Using patient-reported religious/spiritual concerns to identify patients who accept chaplain interventions in an outpatient oncology setting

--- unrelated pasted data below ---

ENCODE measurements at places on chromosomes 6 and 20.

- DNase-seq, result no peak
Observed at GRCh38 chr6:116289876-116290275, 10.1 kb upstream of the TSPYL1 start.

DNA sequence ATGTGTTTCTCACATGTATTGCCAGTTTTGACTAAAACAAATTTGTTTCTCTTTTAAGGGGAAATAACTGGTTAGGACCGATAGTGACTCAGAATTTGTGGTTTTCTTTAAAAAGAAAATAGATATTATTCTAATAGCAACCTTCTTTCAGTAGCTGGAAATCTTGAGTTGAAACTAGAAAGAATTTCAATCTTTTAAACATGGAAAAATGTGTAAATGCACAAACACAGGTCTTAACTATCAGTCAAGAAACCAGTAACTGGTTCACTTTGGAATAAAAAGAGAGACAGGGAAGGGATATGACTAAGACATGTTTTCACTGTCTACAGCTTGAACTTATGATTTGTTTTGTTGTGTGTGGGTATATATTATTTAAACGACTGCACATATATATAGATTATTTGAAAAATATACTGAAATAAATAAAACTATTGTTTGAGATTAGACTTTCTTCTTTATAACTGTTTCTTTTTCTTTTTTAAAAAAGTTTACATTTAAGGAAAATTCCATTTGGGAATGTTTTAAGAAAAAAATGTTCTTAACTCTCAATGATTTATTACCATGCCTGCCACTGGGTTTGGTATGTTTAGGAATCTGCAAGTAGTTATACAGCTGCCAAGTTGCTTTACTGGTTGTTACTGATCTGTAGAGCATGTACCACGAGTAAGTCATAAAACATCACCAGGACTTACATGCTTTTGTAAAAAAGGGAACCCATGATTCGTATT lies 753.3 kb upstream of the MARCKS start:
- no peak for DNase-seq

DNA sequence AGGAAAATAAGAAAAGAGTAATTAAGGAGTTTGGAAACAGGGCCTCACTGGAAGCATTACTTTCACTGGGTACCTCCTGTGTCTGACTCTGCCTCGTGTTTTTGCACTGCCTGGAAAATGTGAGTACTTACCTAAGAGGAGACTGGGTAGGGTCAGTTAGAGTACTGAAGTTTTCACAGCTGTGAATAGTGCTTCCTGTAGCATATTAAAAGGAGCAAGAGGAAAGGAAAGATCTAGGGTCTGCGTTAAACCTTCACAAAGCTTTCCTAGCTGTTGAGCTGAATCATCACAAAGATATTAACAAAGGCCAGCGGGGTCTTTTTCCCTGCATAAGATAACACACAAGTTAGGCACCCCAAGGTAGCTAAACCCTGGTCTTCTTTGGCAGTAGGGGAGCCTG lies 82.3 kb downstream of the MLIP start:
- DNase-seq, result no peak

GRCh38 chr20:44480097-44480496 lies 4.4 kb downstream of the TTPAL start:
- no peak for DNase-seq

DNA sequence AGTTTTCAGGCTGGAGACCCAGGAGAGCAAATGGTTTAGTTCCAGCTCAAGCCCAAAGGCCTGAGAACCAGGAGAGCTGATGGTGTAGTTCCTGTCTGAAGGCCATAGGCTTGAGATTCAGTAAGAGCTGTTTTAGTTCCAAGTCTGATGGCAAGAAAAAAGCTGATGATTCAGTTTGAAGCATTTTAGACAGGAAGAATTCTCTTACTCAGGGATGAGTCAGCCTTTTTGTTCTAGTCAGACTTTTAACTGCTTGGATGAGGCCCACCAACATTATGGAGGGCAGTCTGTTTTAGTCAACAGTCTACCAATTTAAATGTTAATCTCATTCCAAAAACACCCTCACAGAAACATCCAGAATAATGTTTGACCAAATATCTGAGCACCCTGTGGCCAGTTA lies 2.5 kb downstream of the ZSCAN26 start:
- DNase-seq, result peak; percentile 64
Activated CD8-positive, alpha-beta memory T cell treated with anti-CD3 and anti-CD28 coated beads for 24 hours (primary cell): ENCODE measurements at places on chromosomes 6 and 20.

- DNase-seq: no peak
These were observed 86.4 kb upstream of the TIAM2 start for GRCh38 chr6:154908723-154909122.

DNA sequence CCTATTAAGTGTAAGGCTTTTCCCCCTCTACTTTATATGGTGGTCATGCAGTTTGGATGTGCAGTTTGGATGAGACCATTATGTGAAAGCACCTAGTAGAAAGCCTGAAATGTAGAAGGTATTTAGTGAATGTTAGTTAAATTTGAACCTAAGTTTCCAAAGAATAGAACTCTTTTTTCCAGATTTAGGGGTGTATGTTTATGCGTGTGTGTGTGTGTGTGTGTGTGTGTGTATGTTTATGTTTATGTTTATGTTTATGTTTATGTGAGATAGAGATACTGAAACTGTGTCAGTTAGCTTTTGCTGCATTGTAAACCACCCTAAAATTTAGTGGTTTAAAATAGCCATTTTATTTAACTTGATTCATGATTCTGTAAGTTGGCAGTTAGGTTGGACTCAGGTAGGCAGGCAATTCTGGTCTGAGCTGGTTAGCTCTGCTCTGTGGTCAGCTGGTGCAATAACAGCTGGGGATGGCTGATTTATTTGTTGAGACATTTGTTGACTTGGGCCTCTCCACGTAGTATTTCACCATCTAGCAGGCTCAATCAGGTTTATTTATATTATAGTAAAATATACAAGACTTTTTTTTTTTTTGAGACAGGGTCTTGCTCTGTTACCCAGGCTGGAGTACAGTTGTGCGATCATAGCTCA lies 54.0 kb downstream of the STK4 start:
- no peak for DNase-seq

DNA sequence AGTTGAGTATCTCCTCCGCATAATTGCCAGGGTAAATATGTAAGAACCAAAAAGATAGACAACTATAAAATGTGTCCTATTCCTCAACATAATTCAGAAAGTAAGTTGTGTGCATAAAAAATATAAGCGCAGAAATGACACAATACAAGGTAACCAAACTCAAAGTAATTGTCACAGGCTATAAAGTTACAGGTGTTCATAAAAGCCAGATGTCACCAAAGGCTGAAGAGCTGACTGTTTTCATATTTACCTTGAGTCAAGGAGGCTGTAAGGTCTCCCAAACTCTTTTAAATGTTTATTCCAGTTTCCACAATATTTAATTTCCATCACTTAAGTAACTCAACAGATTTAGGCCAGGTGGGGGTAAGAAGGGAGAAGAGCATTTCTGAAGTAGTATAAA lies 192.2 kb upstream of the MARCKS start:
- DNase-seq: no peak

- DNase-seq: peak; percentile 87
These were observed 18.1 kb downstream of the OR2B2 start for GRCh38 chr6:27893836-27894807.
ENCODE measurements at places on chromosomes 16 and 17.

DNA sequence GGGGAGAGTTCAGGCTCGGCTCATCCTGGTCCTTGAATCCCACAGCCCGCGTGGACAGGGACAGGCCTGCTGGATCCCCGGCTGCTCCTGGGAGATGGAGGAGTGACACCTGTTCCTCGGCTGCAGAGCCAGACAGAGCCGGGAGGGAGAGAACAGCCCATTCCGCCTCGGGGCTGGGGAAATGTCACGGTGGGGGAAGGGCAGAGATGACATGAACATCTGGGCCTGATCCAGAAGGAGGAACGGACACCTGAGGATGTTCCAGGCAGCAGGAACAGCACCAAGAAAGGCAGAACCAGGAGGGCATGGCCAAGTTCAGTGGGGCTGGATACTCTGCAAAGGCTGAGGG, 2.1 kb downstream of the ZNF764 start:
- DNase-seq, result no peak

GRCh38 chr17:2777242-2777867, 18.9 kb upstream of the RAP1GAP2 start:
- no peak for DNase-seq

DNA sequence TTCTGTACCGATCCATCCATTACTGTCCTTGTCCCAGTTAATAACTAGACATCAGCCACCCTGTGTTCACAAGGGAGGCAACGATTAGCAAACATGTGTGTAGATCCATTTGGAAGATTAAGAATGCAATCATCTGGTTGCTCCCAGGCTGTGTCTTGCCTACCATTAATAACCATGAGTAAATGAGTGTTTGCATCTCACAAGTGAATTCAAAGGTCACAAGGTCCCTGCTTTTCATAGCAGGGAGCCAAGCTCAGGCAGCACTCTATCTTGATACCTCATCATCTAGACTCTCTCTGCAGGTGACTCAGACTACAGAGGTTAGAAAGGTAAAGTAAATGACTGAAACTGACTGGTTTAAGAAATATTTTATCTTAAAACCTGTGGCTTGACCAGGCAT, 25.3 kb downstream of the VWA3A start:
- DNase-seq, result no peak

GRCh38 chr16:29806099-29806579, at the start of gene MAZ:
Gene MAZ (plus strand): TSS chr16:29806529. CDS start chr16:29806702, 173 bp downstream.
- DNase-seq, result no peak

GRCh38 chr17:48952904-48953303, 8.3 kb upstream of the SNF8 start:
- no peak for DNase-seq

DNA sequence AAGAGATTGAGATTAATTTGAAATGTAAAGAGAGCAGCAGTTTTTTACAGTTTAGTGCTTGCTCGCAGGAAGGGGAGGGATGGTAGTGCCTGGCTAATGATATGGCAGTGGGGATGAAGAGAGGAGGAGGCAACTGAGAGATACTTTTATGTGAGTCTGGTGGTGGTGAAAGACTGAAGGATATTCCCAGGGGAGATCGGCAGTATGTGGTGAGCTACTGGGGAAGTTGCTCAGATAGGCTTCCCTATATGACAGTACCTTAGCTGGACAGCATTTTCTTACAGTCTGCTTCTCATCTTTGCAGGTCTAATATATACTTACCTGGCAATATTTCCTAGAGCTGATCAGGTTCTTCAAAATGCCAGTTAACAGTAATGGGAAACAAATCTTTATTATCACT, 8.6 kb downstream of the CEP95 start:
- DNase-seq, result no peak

PURPOSE: The goals of this study were to (1) describe the prevalence and correlates of patient-reported religious/spiritual (R/S) needs in outpatient oncology patients and (2) estimate the associations of R/S concerns with acceptance of an R/S intervention offered by phone. METHODS: This was a retrospective analysis of data collected from distress screenings and spiritual care interventions at an outpatient cancer center from March 1, 2017 to May 9, 2017. Patients (n = 1249) used a tablet to self-report the following R/S concerns: spiritual or religious concern, isolation, struggle to find hope/meaning in life, concern for family, fear of death, shame/guilt, and doubts about faith. Patients were also screened for anxiety, depression, and distress. A chaplain contacted patients that reported one or more R/S concerns to offer R/S interventions via telephone or in person. RESULTS: Approximately one third (29.9%) of surveyed patients indicated at least one R/S need. Younger age, female gender, anxiety, depression, and distress were associated with indication of specific R/S concerns. Fear of death (OR 1.64 [1.02, 2.66], p = 0.043), struggle to find meaning/hope in life (OR 2.47 [1.39, 4.39], p = 0.002), and anxiety (p = 1.003) were associated with increased odds of intervention acceptance. CONCLUSION: Effective screening practices are needed for chaplains to prioritize patients most in need. This exploratory study suggests that screening for struggle to find meaning/hope in life, fear of death, and anxiety will help chaplains identify patients who have R/S concerns and will likely accept R/S interventions. Developing effective telehealth practices like this is an important direction for the field.